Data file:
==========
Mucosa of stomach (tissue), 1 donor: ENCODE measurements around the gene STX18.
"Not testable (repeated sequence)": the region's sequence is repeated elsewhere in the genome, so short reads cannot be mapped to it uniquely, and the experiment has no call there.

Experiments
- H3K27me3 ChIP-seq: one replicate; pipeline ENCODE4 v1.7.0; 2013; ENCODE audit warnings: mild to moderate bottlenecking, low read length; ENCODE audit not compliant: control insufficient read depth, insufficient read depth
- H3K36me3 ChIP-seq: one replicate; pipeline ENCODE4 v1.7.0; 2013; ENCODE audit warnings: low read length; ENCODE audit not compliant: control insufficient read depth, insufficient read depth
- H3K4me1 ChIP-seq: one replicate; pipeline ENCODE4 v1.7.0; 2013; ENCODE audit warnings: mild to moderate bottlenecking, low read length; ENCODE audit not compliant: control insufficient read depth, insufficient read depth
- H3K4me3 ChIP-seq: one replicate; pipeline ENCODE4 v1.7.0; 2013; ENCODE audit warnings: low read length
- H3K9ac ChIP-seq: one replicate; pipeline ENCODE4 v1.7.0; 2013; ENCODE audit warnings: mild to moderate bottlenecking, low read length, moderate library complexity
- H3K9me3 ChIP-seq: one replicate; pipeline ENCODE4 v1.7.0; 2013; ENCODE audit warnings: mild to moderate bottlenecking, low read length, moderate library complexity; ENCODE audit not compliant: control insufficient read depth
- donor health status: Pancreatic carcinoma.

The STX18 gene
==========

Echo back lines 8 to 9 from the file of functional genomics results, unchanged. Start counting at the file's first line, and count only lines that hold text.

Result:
- H3K9ac ChIP-seq: one replicate; pipeline ENCODE4 v1.7.0; 2013; ENCODE audit warnings: mild to moderate bottlenecking, low read length, moderate library complexity
- H3K9me3 ChIP-seq: one replicate; pipeline ENCODE4 v1.7.0; 2013; ENCODE audit warnings: mild to moderate bottlenecking, low read length, moderate library complexity; ENCODE audit not compliant: control insufficient read depth